A good roguelite game is a treat, and a hard one to prepare. There are many aspects that make a roguelite great and not everyone agrees on them but from where I stand, the mixing of randomly generated challenges and heavy focus on player skill are the two main ingredients. And of course, a nice sense of progression to keep you hungry for more runs. Those ingredients don’t always come together to create a masterpiece but the genre is nothing if not full of potential.
Evertried takes its spin on the genre by mixing it with isometric, tactical gameplay. The game features an amnesiac protagonist awakening in the afterlife and being told he must fight his way up the mysterious tower. Each floor brings a different challenge and despite this being the afterlife, watch out - the dead may not have as much time to rest in peace as one might think.
The Good - I am a genius!
Evertried is all gameplay with some story sprinkled in and it does not take long to show you exactly why it’s confident on putting the focus there. The game takes the isometric gameplay that is usually a place for slow, careful consideration and gives the player ample opportunities to defy that rule: while each individual floor of the tower is quite small, the player is given the chance to examine the terrain and the enemies and pick their movements quickly so the fun part can begin. The focus mechanic rewards the player for taking snappy and decisive action while the charge mechanic encourages constant movement across the map. Evertried presents an array of enemies, each one with their particular quirks of movement, personality and aggression; learning how they move will soon be rewarded by satisfying chains of destroying enemies and luring them into traps. At times, the game can feel like high-speed chess in the best way possible.
On the story side, coupled with a clean and cute art style, Evertried has its own cast of characters to help scratch the itch of those that, like me, always appreciate a story alongside gameplay. Other souls that can be met at random while climbing the tower will tell the player about themselves and their stories, or simply share their own insights on the world around them. It’s not a particularly extensive cast - less than ten new faces to look forward to - but they add a much welcomed break every now and then. Their designs are also quite memorable, and the stylised pixel art serves them very well. From healing priests to primate shamans to forgotten knights, there is always at least one friendly face to look forward to in the next breather floor.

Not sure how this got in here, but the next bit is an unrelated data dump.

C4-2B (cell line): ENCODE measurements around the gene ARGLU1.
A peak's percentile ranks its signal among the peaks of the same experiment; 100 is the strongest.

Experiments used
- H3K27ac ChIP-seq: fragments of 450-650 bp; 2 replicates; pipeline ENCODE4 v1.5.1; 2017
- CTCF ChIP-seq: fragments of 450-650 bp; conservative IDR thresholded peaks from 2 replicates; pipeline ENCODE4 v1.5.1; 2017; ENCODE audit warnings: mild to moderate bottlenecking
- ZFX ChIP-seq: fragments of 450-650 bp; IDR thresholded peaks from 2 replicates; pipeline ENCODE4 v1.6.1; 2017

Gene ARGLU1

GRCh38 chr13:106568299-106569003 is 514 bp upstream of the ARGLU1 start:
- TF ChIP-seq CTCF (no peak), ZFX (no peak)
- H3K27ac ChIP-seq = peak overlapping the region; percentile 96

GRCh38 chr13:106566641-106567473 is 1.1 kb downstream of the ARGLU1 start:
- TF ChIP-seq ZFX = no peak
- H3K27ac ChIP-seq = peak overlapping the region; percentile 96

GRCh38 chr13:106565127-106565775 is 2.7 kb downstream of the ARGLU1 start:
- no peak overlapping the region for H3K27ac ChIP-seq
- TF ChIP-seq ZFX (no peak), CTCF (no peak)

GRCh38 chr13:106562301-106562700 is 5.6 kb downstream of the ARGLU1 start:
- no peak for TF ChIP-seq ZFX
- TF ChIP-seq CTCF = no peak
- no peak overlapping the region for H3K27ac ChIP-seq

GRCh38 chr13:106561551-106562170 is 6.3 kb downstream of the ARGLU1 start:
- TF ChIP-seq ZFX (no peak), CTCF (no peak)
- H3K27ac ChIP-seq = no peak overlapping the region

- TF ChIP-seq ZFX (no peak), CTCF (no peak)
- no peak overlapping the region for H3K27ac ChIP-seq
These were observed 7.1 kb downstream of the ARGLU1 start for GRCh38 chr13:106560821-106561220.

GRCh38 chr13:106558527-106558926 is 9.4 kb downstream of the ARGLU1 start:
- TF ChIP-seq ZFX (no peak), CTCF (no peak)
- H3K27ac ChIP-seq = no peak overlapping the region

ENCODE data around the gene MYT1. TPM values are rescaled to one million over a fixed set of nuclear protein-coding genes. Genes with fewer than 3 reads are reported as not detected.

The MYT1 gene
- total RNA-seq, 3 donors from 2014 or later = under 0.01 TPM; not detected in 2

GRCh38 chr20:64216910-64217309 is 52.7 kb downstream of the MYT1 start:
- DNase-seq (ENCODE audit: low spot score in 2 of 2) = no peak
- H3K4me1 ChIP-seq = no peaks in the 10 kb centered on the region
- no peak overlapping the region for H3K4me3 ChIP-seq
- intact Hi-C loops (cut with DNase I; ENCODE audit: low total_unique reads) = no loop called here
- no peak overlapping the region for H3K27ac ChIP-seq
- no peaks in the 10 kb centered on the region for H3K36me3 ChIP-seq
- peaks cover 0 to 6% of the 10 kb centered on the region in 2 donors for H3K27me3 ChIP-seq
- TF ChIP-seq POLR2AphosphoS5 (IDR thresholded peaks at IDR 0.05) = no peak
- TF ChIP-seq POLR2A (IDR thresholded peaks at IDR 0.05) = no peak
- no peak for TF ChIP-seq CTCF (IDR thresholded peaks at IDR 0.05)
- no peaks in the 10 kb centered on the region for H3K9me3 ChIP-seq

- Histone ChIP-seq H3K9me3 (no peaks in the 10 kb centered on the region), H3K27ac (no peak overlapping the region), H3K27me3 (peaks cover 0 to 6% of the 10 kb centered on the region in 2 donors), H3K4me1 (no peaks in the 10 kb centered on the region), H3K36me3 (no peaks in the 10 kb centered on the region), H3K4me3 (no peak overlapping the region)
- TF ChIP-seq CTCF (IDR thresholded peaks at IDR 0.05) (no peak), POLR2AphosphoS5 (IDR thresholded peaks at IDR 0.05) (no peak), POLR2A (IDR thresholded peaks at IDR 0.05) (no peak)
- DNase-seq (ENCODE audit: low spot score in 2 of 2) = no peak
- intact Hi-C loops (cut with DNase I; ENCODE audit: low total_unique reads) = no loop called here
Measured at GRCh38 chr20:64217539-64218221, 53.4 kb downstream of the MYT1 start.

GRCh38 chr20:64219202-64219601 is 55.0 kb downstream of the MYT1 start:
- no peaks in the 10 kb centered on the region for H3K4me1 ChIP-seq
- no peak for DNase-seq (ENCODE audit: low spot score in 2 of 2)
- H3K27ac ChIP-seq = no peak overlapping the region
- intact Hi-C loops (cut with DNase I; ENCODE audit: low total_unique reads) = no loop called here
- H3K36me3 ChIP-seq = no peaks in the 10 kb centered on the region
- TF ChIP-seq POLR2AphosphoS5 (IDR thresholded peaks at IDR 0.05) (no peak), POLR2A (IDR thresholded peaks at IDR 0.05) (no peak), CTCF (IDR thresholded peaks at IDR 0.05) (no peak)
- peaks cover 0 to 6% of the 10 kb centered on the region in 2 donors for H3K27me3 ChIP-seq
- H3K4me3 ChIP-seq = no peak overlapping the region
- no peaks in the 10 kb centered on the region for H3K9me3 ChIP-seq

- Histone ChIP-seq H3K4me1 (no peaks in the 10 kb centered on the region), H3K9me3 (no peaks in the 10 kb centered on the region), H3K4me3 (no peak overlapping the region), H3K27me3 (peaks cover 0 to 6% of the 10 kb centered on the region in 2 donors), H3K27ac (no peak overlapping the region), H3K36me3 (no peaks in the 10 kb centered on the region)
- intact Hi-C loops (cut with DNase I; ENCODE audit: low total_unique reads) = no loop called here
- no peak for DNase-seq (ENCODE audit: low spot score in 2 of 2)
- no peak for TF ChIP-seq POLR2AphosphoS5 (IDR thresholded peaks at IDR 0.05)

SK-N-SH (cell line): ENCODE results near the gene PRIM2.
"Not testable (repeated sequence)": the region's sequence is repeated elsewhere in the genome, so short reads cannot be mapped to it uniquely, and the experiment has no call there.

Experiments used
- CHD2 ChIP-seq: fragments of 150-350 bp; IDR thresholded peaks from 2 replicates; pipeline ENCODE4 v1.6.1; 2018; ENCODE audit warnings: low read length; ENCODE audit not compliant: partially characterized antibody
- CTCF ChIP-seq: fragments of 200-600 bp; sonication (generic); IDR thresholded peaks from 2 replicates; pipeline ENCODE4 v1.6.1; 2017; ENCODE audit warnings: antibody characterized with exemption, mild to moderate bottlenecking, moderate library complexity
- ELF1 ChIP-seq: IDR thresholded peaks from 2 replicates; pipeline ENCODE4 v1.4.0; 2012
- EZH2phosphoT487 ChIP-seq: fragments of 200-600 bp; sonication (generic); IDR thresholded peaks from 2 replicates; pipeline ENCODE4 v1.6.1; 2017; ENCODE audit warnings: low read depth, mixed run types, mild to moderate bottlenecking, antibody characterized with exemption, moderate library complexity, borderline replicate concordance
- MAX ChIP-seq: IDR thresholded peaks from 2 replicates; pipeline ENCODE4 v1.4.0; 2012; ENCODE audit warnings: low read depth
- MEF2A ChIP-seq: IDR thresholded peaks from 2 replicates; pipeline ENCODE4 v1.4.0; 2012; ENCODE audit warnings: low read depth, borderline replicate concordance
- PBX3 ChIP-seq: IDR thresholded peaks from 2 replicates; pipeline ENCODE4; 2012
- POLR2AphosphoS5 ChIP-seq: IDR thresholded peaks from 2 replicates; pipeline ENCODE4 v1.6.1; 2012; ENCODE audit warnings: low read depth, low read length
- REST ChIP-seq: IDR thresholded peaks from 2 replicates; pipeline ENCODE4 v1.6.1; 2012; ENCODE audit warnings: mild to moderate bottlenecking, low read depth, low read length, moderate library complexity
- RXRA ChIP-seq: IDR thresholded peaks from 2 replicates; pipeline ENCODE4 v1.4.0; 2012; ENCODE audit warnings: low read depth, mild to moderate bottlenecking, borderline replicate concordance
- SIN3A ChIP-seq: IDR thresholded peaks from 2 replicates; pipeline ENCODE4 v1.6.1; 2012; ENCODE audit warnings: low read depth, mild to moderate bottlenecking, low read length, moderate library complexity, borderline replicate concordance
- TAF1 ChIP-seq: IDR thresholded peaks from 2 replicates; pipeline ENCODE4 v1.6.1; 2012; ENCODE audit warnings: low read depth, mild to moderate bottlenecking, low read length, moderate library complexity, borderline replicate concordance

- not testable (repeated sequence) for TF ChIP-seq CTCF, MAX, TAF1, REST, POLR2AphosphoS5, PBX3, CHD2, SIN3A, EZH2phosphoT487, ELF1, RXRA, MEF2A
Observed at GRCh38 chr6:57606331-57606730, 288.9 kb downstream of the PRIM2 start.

- Fast gameplay
- Clean and cute art style
- Multiple characters to meet
The Bad - Can I skip this?
Evertried certainly has a solid foundation but what’s built on top of it just doesn’t go very high. Although the isometric combat gives the player the experience of playing high-speed strategies, the initial novelty wears out very fast and the game does not provide much to make up for it. Other than the Towerpedia (which records found enemies and traps), Evertried has very, very little in the sense of tangible progression and gameplay variation - two things that to me, are extremely important to my enjoyment of a roguelite. On death, the player takes nothing back with them and must restart exactly as they were in the beginning of the run, without any additions or changes with one single exception in case they have mastered a skill. Skills are the one and only way to add variation to runs, being randomly purchased on shops that appear periodically throughout the tower and providing the player character with movement and combat options. However, each area of the tower will only ever have a single shop. If you happen to not do too well on the first floor by the time you reach it, you will simply have to make do with only your basic attack and movement options until about halfway through the next one - and let me tell you, it gets dull fast. Many, many times I found myself wishing that I could simply skip the entire first area of the tower because other than the chance to get a skill, nothing else seemed to matter or happen in it.